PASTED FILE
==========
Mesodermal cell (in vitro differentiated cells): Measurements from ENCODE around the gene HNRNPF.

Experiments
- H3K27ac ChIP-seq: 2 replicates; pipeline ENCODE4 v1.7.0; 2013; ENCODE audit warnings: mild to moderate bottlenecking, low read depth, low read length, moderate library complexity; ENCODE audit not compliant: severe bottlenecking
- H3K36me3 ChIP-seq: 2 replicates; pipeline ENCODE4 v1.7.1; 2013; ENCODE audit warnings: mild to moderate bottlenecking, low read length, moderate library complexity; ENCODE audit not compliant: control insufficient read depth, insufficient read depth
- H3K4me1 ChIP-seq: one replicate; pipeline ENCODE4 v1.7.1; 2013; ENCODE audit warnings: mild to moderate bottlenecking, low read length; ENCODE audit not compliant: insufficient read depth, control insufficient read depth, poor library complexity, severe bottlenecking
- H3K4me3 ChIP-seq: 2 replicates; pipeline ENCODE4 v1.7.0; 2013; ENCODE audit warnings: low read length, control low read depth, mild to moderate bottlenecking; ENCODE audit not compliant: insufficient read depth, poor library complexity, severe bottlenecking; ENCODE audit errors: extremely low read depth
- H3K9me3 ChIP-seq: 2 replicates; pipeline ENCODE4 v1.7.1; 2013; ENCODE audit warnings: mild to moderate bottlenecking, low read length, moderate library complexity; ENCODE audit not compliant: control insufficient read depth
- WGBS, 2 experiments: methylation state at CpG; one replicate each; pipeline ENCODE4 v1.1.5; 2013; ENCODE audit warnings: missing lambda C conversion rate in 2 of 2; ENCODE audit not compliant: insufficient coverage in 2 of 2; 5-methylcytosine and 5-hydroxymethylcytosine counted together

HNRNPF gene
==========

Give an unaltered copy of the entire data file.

Mesodermal cell (in vitro differentiated cells): Measurements from ENCODE around the gene HNRNPF.

Experiments
- H3K27ac ChIP-seq: 2 replicates; pipeline ENCODE4 v1.7.0; 2013; ENCODE audit warnings: mild to moderate bottlenecking, low read depth, low read length, moderate library complexity; ENCODE audit not compliant: severe bottlenecking
- H3K36me3 ChIP-seq: 2 replicates; pipeline ENCODE4 v1.7.1; 2013; ENCODE audit warnings: mild to moderate bottlenecking, low read length, moderate library complexity; ENCODE audit not compliant: control insufficient read depth, insufficient read depth
- H3K4me1 ChIP-seq: one replicate; pipeline ENCODE4 v1.7.1; 2013; ENCODE audit warnings: mild to moderate bottlenecking, low read length; ENCODE audit not compliant: insufficient read depth, control insufficient read depth, poor library complexity, severe bottlenecking
- H3K4me3 ChIP-seq: 2 replicates; pipeline ENCODE4 v1.7.0; 2013; ENCODE audit warnings: low read length, control low read depth, mild to moderate bottlenecking; ENCODE audit not compliant: insufficient read depth, poor library complexity, severe bottlenecking; ENCODE audit errors: extremely low read depth
- H3K9me3 ChIP-seq: 2 replicates; pipeline ENCODE4 v1.7.1; 2013; ENCODE audit warnings: mild to moderate bottlenecking, low read length, moderate library complexity; ENCODE audit not compliant: control insufficient read depth
- WGBS, 2 experiments: methylation state at CpG; one replicate each; pipeline ENCODE4 v1.1.5; 2013; ENCODE audit warnings: missing lambda C conversion rate in 2 of 2; ENCODE audit not compliant: insufficient coverage in 2 of 2; 5-methylcytosine and 5-hydroxymethylcytosine counted together

HNRNPF gene